Let There be Light!
Back in the '60s phones were hardwired to the wall. TVs were mostly black and white. And curing UV (ultraviolet) inks required mercury-vapor lamps with shutters and fans to control the light and temperature. Today, your phone is in your pocket and your color TV takes up a lot of wall space. So why are many package printers and converters still curing UV inks using technology that was state-of-the-art when the Beatles topped the charts?
The benefits of UV inks that were attractive in the '60s—high-gloss effects, resistance to chemicals, rub-off and scratching, and the range of substrates that can be used—are still compelling today. And although modern UV curing technology has stepped up to deliver those capabilities, most presses using UV inks still use essentially the same kind of mercury lamp systems as when the Mustang was a Detroit best-seller—and still face the same challenges. Mercury vapor lamps (which actually date back to about 1880) create the right frequency of UV light to cure the inks, but are burdened with fans, shutters, and the need for regular bulb replacement. In addition, warm-up and cool-down periods affect productivity, and high power consumption and hazardous waste disposal challenges add to the cost of every package produced. While the old technology could continue to be refined, it lacks the future-proof qualities printers and converters need when investing in new equipment.
The 21st century alternative is the LED, a tiny lamp that emits ultraviolet light (along with some visible blue or violet light). Unlike most conventional light sources, LEDs emit light in a narrow range of frequencies in the 385 to 395 nanometer range. Because most of the electrical power that goes into an ultraviolet LED is converted into those specific frequencies of light, less power is needed to achieve the same cure of ink on a substrate. On a press, the LEDs are arranged in compact arrays that span the width of a printed web and quickly cure UV inks as part of the printing and production process. The arrays use less power, have very long life spans, and present no environmental hazards in either the workplace or at disposal.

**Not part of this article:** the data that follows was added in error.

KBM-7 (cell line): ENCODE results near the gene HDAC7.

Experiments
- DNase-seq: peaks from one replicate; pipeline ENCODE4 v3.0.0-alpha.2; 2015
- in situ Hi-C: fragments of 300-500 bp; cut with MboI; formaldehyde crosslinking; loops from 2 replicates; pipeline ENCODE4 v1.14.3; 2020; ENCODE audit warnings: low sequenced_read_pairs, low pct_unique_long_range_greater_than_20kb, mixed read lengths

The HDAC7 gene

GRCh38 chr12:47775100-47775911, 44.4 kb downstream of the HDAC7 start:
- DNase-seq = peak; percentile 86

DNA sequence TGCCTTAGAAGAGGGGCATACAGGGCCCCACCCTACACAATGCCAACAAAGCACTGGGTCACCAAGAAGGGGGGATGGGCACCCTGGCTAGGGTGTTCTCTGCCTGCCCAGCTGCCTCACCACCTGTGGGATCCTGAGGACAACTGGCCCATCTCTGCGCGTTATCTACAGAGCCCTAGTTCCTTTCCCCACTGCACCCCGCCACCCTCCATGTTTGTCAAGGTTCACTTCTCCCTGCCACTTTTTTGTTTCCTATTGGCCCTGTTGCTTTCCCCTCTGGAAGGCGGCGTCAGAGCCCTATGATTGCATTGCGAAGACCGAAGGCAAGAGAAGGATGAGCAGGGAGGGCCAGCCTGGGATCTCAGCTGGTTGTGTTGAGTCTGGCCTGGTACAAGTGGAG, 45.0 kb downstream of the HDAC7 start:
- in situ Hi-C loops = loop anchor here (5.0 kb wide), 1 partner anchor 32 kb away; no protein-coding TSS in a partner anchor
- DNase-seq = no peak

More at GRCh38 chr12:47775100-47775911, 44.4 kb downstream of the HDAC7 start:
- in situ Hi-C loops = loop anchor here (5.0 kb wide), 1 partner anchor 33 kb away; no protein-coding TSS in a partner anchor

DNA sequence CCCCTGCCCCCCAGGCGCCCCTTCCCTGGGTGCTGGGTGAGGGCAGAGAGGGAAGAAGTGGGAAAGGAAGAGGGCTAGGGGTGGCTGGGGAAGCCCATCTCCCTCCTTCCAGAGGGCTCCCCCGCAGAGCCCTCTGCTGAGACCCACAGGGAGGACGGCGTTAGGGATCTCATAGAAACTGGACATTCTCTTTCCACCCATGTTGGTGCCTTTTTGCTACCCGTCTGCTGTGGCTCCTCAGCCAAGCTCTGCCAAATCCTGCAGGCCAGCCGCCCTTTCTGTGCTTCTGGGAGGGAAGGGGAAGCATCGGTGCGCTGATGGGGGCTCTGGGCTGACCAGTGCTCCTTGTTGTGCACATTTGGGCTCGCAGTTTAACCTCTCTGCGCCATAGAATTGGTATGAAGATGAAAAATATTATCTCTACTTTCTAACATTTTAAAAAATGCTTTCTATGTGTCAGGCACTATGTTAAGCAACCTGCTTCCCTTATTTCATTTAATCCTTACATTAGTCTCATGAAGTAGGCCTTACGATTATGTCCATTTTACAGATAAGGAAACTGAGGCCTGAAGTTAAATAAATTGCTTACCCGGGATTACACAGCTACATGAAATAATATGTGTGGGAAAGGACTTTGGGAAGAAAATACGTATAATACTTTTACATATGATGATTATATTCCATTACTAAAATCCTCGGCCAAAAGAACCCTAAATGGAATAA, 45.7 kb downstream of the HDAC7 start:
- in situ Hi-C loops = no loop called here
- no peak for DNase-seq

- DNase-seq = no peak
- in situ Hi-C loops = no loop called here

While such advantages would seem to make using LED curing a no-brainer, mercury vapor proponents have been quick to create a storm of fear, uncertainty and doubt (FUD), spreading myths of high costs, energy consumption concerns, and low availability of both LEDs and inks.
"Nothing could be further from the truth," affirms Greg Palm, EVP and director of business development at Mark Andy. " In fact, UV LED will totally eradicate all other types of heat curing within the next five years." And his comes from a man whose company sells both mercury and LED curing systems.
Myth #1: Price—One of the most recurrent myths is that the benefits of LED curing come at a significant price premium. And that seems true if you look only at the initial purchase price of the equipment. Dig a bit deeper and you find the cost difference disappears in a few months because LED systems are more efficient to own and operate. "When all the components are included the systems are actually fairly comparable in price, and the payback in operating costs for running LEDs can easily be less than a year," says Palm.
For example, an 8-color, 13-inch flexo press is about $110,000 with a traditional mercury system, while the same size LED system runs around $178,000. But for substrates that would be sensitive to the heat of mercury lamps, the basic system requires chiller rollers which raise the price to $166,000. Because the LED lamps are able to run film without web chilling, the premium for an LED system in this example is less than 10 percent.
Myth #2: Ink Selection—Another myth is that the range of UV ink is too limited and too expensive. "Inks have been an issue," admits Palm. "but that's not the case any more." In fact, major ink suppliers including Flint, Nazdar, Paragon, and Seigwerk offer UV curable inks and coatings, including metallic inks and shrink whites. And while pricing of inks is based on a customer's volume, prices of $16–20 per pound are common.
Myth #3: Substrates—Substrate limitations? Not so much. UV LED can work with self-adhesive labels (including coated and uncoated papers, BOPP, PE, PLA and synthetic films), shrink sleeves (PET-G, PVC, OPS), carton board, unsupported films, and laminations. LEDs also work with heat-sensitive and thin substrates, and both rigid and flexible materials. Equally important, the intensity of the UV light and the curing can be carefully controlled when neded, allowing for faster or deeper curing—something that is difficult to do with mercury lamps.
Myth #4: LED Life—The last myth is the cost of replacing a pricey LED array. But that's unusual given array life expectancies of 20,000 hours, or nearly 10 years of running constantly for 40 hours a week. Mercury bulbs by comparison have average lifetimes of about 500 hours and need to be routinely stocked replacement parts for converters running mercury UV curing systems.
To be fair, mercury UV curing remains a perfectly valid way to cure the full range of UV-curable inks and makes great sense on older systems and when thin or heat-sensitive substrates aren't required. But for most new installations and for converters looking to decrease operating costs and increase efficiency, the stark cool light of LEDs shows the way to tomorrow. pP